01/14/2018 0648 UTC – 9º 40.09′ S 137º 27.84′ E
At 6:00 PM, I double-checked the autopilot and then headed below for the night.
Day 7 – Monday, January 15, 2018
I was awakened at about 2:30 AM by something that usually doesn’t happen while at sea. It felt like I was anchored. I went topside to the helm and found there was basically no wind. When I looked at the forecast again, the news was not good. The wind is not forecast to increase for at least 24 hours. I reset the autopilot to just sail southwest and went back to bed. Not much to do if I’m stuck out here, other than sleep until the sun comes up.
01/14/2018 1918 UTC – 10º 3.02′ S 137º 1.36′ E
I was up again at a little before 5:00 AM. The wind was up to almost 2 knots, which was still almost nothing. The wind was coming from the northwest, so my boat speed is actually a little more than the wind speed because I’m sailing on the starboard beam reach. I decided to set the autopilot to follow this same wind angle since I’m not going anywhere very fast.
By 10:00 AM, the wind was up to a little over 3 knots. I can’t get a good feeling for what the wind will be doing because the forecast suggests that the wind speed should be dropping during the next 24 hours. It looks like the wind will be strong if I’m closer to the north coast of Australia, but with the light wind coming out of the north right now, I might not be able to get close enough to the coast to catch it. It’s turning out to be a nice day. The seas are calm, it’s partly cloudy and the temperature is 85ºF. I checked the water temperature and it’s 87.5ºF. That’s bath water temperature.
At 11:00 AM, the wind speed was up to 4 knots. The wind direction had also changed to more westerly, which allowed me to head toward the coast. I hoped that getting farther south would result in more wind.
01/15/2018 0616 UTC – 10º 20.91′ S 136º 27.79′ E
At a little before 7:00 PM, I had the autopilot set to follow my course track. At my current speed of 3-5 knots, I would not reach the next waypoint before tomorrow morning. The current is not strong, so the autopilot should keep me close to being on course. I headed below for the night. At 8:50 PM, I was still not asleep. I checked on the autopilot and nothing had changed in the past couple of hours. I finally headed off to sleep.
Day 8 – Tuesday, January 16, 2018
At about 2:00 AM, I was awake again. I checked on the helm and my speed was still about 5 knots with the wind directly abeam the starboard side. I looked at my course track and decided that I could forgo the next waypoint and just head directly for Croker Island, which was the waypoint after next. When I made the course adjustment, I was sailing on a close reach and my speed was still right about 5 knots. The GPS shows 163 nm to Croker Island, which should be about 30 hours at my current speed. When I had the autopilot set on the new course, I headed back to bed.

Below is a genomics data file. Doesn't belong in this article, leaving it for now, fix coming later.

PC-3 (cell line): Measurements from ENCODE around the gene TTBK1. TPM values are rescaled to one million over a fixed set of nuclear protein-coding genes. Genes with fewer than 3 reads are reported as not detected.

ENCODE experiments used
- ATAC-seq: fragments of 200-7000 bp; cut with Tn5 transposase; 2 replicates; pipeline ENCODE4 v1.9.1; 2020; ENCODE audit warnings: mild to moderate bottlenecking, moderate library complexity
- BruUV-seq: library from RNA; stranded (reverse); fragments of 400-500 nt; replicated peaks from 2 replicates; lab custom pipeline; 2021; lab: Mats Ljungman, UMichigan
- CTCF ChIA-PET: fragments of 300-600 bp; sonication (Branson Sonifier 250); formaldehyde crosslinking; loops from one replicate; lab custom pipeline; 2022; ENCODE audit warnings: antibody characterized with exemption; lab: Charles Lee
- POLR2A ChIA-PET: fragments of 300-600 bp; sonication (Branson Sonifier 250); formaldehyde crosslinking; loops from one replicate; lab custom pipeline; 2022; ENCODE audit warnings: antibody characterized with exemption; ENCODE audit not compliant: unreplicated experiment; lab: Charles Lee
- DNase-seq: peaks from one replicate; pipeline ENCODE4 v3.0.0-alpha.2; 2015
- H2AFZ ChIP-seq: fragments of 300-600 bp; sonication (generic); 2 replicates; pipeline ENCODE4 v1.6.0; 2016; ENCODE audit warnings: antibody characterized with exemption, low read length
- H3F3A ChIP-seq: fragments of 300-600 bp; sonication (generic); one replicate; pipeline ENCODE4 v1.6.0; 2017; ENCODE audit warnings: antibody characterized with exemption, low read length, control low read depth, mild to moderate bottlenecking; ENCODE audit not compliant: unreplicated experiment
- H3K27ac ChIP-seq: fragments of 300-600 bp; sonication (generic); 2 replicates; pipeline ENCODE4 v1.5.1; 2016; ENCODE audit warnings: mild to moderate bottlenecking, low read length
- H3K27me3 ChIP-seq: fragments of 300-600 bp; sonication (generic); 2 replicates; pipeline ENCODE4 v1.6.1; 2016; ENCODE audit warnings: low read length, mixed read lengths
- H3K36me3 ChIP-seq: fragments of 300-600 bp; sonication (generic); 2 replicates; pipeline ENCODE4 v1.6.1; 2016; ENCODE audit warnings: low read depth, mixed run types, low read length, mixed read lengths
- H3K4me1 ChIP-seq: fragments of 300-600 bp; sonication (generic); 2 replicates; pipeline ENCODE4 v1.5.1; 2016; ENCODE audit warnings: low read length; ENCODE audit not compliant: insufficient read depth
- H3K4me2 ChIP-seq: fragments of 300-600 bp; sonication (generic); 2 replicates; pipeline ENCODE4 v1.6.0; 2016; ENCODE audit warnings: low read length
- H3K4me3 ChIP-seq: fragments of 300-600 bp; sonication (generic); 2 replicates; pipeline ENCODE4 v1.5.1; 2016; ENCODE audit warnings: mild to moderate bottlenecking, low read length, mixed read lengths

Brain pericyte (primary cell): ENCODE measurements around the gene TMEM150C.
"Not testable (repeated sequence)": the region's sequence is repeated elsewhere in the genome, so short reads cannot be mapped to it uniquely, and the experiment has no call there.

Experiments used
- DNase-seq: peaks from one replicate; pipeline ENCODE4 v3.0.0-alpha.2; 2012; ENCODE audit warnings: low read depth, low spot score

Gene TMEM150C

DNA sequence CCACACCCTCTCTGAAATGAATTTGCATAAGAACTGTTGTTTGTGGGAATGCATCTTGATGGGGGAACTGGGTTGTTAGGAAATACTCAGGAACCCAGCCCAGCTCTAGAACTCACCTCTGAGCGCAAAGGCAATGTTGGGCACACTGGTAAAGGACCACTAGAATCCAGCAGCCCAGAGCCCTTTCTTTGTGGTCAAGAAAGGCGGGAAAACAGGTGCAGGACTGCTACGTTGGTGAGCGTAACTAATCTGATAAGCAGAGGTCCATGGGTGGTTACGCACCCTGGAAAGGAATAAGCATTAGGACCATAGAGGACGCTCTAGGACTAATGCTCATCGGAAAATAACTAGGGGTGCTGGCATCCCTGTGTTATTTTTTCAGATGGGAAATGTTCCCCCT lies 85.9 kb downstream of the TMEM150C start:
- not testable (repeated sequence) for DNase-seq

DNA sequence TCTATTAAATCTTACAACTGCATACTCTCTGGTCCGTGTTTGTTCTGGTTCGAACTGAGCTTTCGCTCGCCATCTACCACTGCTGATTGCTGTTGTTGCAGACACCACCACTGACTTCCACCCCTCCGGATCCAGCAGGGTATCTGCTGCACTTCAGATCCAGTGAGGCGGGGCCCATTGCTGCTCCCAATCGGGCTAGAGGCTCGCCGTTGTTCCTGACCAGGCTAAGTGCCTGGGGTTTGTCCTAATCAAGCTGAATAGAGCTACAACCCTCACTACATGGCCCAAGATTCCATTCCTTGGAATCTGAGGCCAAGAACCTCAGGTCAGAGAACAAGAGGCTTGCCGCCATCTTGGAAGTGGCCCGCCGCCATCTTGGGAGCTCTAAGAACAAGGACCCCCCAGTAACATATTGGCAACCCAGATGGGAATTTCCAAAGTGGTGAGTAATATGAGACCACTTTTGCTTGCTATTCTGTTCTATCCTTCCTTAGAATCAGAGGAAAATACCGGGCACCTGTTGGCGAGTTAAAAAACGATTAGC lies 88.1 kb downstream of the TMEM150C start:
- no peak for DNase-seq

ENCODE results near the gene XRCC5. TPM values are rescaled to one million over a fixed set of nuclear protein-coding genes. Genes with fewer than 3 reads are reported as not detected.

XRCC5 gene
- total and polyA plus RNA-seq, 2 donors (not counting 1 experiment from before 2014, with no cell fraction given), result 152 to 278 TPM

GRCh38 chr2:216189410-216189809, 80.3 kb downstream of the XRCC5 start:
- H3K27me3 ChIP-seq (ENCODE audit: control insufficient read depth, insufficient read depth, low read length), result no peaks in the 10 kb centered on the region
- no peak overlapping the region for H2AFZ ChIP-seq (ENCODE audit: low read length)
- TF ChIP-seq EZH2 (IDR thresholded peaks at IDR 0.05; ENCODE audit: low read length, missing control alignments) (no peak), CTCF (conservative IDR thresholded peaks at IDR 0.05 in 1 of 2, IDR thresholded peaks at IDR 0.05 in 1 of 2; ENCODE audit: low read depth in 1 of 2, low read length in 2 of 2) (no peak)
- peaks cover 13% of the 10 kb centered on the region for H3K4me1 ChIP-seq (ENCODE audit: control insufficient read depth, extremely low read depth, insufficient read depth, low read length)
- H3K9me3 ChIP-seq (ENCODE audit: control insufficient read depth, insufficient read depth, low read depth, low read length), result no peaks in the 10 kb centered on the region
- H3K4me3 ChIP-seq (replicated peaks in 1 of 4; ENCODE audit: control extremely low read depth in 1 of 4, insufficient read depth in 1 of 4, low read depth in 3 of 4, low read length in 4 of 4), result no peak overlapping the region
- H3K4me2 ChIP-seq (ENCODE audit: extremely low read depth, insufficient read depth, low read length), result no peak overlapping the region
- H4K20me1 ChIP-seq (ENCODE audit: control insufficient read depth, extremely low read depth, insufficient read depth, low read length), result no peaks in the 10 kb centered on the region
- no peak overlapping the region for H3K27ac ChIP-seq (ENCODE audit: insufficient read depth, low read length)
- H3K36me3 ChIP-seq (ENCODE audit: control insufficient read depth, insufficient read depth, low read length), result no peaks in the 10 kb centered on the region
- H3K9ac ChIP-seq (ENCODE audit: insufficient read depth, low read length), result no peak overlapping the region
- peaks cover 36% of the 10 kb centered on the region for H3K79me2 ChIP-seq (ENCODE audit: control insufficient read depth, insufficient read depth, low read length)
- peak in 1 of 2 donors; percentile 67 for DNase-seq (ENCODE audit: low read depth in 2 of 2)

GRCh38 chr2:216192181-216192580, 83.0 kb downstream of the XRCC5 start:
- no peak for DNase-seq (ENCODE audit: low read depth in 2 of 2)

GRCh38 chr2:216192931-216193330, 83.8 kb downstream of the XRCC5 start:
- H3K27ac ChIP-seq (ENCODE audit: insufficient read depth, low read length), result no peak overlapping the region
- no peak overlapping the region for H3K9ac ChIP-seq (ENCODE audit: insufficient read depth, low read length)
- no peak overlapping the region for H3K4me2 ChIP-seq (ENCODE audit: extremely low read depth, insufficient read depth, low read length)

01/15/2018 1852 UTC – 10º 42.51′ S 135º 33.86′ E
I slept in a bit this morning, considering the fact that I was up several times last night. After I was up for a bit, I noticed that the wind was dying down again. By about noon, the wind speed was back to about 3 knots and the wind direction had changed to be more from the west. The direction wasn’t working well for me because west is the direction I wanted to go. I decided to sail southwest for a while.
I expected the wind speed to decrease and to change direction. What I didn’t expect was the forecast said this change would not last as long as had originally been forecast. By 2:00 PM, the wind should have increased again, but it hadn’t. I’ll just have to wait it out. Since the winds are light, it won’t hurt much if I sail a ways south for a while.
01/16/2018 0621 UTC – 10º 56.09′ S 134º 50.95′ E
At nearly 4:00 PM, the wind direction had started to move more to the north. For the past couple of hours, I had been sailing with the autopilot to follow the wind, keeping the wind angle at 45º for a close reach. I’m guessing that tonight will be a lot like last night. I’ll be up every couple of hours to check my course.
At about 7:00 PM, the wind was continuing to slowly move more north. I adjusted the wind angle on the autopilot from 45º to 55º. That will give me a little more speed, but the winds are still light. Once the autopilot was set, I headed below for the night.
Day 9 – Wednesday, January 17, 2018
I was up at about 1:00 AM to check the helm for any changes in the wind. The wind direction had move a bit more north, so I adjusted the wind angle to 70º. The GPS is estimating 18 hours to the next waypoint, so the helm should be fine for the rest of the night.
At 4:00 AM, I checked the helm and the wind direction was far enough to the north that I was able to set the autopilot to sail direct to the next waypoint. The wind speed was only 4 knots, so I’m still not making very good time, but at least I’m sailing direct again.
10/16/2018 1838 UTC – 10º 53.41′ S 134º 0.06′ E